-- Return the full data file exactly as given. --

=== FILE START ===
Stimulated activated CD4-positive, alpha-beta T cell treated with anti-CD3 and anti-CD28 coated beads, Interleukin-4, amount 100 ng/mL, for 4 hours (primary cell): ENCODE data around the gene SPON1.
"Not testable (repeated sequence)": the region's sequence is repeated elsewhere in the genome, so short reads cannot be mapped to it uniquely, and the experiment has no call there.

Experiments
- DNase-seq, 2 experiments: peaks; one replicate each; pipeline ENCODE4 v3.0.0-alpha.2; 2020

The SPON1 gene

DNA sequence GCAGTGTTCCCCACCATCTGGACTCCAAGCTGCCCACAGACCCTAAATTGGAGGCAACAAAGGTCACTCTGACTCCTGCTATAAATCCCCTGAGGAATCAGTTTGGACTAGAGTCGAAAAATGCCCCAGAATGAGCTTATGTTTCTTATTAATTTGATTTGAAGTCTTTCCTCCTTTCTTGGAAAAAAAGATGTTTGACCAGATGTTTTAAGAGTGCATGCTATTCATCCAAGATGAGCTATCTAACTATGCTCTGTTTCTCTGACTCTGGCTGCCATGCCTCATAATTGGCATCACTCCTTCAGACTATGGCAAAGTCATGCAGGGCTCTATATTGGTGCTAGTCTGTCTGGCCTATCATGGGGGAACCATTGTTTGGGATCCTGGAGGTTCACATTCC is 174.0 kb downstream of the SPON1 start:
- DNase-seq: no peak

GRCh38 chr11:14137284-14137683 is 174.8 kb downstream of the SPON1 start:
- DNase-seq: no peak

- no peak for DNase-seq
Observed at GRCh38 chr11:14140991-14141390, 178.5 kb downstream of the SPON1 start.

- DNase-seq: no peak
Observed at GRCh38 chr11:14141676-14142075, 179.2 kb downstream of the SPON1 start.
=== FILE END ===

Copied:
Stimulated activated CD4-positive, alpha-beta T cell treated with anti-CD3 and anti-CD28 coated beads, Interleukin-4, amount 100 ng/mL, for 4 hours (primary cell): ENCODE data around the gene SPON1.
"Not testable (repeated sequence)": the region's sequence is repeated elsewhere in the genome, so short reads cannot be mapped to it uniquely, and the experiment has no call there.

Experiments
- DNase-seq, 2 experiments: peaks; one replicate each; pipeline ENCODE4 v3.0.0-alpha.2; 2020

The SPON1 gene

DNA sequence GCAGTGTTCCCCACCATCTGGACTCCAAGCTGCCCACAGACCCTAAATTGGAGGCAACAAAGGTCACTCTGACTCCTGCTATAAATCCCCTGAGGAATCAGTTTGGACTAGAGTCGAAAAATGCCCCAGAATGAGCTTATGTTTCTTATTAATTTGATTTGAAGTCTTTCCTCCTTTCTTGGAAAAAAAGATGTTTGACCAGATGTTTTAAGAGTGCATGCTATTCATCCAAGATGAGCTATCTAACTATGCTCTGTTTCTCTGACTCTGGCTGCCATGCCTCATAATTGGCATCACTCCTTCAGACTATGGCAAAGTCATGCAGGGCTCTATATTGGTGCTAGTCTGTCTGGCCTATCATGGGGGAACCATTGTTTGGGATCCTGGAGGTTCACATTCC is 174.0 kb downstream of the SPON1 start:
- DNase-seq: no peak

GRCh38 chr11:14137284-14137683 is 174.8 kb downstream of the SPON1 start:
- DNase-seq: no peak

- no peak for DNase-seq
Observed at GRCh38 chr11:14140991-14141390, 178.5 kb downstream of the SPON1 start.

- DNase-seq: no peak
Observed at GRCh38 chr11:14141676-14142075, 179.2 kb downstream of the SPON1 start.